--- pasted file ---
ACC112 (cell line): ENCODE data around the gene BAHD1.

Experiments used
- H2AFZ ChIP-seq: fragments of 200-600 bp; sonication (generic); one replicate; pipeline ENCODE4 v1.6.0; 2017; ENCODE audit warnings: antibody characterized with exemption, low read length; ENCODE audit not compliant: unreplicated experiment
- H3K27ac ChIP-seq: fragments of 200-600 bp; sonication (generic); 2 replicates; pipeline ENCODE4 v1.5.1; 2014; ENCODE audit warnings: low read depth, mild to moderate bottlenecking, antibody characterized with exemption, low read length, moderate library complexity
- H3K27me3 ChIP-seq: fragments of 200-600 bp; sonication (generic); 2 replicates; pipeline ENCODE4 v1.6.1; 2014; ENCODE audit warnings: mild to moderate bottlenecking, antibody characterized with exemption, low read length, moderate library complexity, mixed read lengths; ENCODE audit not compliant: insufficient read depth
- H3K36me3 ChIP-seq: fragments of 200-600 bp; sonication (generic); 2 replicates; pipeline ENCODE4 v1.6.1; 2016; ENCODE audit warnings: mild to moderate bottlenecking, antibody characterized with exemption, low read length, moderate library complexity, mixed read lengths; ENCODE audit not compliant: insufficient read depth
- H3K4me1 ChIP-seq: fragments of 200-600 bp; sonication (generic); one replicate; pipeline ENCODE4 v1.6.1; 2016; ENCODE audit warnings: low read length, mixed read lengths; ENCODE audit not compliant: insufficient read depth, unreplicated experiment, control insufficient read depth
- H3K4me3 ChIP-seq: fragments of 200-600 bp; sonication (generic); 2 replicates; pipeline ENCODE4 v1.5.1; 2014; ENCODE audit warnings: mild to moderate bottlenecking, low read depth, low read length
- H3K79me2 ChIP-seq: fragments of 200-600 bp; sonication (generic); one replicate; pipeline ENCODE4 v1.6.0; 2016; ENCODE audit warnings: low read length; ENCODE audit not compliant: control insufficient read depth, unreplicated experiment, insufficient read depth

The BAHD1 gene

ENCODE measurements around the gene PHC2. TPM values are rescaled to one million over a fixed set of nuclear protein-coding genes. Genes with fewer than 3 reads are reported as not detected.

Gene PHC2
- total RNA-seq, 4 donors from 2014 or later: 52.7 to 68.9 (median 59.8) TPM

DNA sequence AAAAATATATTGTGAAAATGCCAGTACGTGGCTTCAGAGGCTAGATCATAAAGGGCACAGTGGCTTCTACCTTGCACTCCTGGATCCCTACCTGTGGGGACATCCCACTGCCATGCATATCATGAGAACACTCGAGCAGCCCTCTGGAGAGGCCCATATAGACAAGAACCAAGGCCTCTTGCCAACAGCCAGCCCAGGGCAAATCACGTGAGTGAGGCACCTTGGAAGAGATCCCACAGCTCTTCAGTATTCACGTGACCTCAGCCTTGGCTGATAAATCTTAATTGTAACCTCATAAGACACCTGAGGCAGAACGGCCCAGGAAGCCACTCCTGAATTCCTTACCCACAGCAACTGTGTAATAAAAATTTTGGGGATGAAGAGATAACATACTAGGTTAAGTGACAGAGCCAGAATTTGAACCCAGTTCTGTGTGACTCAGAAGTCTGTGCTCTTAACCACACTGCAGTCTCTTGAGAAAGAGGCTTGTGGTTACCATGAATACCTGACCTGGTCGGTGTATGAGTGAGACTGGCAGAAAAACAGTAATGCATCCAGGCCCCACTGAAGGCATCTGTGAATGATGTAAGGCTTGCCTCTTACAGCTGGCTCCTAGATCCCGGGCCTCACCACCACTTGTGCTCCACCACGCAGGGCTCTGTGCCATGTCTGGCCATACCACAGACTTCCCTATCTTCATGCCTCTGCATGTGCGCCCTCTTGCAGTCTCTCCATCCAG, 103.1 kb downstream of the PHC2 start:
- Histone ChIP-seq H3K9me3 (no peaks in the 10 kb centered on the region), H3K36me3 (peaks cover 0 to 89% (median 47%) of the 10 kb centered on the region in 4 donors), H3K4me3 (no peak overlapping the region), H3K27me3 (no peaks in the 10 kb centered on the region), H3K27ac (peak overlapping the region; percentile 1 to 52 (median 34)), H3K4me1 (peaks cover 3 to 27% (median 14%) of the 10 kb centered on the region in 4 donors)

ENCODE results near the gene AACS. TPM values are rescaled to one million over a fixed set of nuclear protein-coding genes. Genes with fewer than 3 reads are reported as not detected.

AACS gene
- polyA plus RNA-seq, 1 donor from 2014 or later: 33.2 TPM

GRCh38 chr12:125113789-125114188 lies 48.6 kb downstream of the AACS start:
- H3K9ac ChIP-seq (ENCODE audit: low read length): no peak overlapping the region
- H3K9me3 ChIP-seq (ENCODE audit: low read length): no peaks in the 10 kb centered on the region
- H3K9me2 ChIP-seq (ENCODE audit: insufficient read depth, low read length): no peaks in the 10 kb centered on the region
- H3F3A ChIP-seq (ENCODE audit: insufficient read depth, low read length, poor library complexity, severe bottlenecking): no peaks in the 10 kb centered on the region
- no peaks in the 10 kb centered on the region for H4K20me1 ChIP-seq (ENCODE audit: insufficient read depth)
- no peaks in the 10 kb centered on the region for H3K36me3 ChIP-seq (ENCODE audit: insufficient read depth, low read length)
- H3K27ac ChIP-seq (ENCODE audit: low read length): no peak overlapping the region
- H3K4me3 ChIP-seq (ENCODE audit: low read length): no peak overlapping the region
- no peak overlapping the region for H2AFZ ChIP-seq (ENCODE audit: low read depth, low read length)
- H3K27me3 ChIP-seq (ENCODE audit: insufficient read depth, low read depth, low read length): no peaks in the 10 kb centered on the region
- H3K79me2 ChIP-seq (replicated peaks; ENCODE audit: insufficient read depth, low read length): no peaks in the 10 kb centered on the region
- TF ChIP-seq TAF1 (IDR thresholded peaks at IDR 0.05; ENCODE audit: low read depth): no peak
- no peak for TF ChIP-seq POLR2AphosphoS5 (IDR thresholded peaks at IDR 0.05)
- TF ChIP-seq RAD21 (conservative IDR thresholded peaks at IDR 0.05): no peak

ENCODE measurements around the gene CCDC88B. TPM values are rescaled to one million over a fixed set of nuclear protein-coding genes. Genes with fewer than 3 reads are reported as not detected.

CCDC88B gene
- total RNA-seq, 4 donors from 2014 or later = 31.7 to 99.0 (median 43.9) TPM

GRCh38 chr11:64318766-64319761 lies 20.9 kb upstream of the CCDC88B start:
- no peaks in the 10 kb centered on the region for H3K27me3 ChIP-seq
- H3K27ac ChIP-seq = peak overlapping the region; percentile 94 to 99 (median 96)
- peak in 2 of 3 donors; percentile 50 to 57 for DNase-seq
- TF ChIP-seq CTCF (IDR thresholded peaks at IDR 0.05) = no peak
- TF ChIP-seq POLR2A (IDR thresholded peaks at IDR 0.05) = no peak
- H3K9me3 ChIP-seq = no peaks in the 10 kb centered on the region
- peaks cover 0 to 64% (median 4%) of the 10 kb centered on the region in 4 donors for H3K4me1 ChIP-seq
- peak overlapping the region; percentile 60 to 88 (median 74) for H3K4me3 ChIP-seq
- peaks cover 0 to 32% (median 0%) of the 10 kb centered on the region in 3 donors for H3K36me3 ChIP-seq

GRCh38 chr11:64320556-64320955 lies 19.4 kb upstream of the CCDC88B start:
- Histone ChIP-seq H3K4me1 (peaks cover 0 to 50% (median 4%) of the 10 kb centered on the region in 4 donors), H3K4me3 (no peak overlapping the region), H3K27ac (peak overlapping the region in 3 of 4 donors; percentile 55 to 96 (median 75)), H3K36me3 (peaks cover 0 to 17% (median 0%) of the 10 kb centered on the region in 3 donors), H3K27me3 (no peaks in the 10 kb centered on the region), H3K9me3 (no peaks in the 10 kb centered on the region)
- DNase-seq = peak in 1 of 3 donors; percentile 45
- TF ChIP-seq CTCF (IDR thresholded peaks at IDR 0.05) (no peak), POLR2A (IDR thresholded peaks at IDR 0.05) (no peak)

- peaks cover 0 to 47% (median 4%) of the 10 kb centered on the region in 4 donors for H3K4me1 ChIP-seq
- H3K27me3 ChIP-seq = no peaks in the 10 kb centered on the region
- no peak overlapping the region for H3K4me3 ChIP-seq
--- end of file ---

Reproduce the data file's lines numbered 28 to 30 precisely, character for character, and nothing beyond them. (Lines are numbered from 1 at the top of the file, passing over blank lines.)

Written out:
- no peak overlapping the region for H2AFZ ChIP-seq (ENCODE audit: low read depth, low read length)
- H3K27me3 ChIP-seq (ENCODE audit: insufficient read depth, low read depth, low read length): no peaks in the 10 kb centered on the region
- H3K79me2 ChIP-seq (replicated peaks; ENCODE audit: insufficient read depth, low read length): no peaks in the 10 kb centered on the region